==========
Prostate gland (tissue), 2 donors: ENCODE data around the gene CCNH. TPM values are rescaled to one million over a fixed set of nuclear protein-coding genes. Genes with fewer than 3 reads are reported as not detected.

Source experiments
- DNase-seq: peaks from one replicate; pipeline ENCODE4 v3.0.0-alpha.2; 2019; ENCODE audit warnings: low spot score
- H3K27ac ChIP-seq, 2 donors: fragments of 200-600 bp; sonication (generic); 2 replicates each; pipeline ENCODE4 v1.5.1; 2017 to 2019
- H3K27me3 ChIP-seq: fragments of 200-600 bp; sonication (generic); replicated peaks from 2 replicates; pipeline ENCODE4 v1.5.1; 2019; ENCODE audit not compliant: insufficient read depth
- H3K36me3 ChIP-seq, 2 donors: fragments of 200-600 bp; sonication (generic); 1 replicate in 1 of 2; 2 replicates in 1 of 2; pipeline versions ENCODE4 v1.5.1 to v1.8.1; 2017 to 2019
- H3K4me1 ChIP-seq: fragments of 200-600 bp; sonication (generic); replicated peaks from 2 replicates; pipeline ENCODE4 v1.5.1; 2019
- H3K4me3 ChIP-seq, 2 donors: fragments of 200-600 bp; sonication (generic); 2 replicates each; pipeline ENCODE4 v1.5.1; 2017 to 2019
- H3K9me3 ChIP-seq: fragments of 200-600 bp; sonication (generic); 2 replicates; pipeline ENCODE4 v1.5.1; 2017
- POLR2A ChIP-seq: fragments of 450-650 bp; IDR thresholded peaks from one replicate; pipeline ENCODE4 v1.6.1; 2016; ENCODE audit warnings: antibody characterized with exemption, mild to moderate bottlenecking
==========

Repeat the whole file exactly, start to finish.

Prostate gland (tissue), 2 donors: ENCODE data around the gene CCNH. TPM values are rescaled to one million over a fixed set of nuclear protein-coding genes. Genes with fewer than 3 reads are reported as not detected.

Source experiments
- DNase-seq: peaks from one replicate; pipeline ENCODE4 v3.0.0-alpha.2; 2019; ENCODE audit warnings: low spot score
- H3K27ac ChIP-seq, 2 donors: fragments of 200-600 bp; sonication (generic); 2 replicates each; pipeline ENCODE4 v1.5.1; 2017 to 2019
- H3K27me3 ChIP-seq: fragments of 200-600 bp; sonication (generic); replicated peaks from 2 replicates; pipeline ENCODE4 v1.5.1; 2019; ENCODE audit not compliant: insufficient read depth
- H3K36me3 ChIP-seq, 2 donors: fragments of 200-600 bp; sonication (generic); 1 replicate in 1 of 2; 2 replicates in 1 of 2; pipeline versions ENCODE4 v1.5.1 to v1.8.1; 2017 to 2019
- H3K4me1 ChIP-seq: fragments of 200-600 bp; sonication (generic); replicated peaks from 2 replicates; pipeline ENCODE4 v1.5.1; 2019
- H3K4me3 ChIP-seq, 2 donors: fragments of 200-600 bp; sonication (generic); 2 replicates each; pipeline ENCODE4 v1.5.1; 2017 to 2019
- H3K9me3 ChIP-seq: fragments of 200-600 bp; sonication (generic); 2 replicates; pipeline ENCODE4 v1.5.1; 2017
- POLR2A ChIP-seq: fragments of 450-650 bp; IDR thresholded peaks from one replicate; pipeline ENCODE4 v1.6.1; 2016; ENCODE audit warnings: antibody characterized with exemption, mild to moderate bottlenecking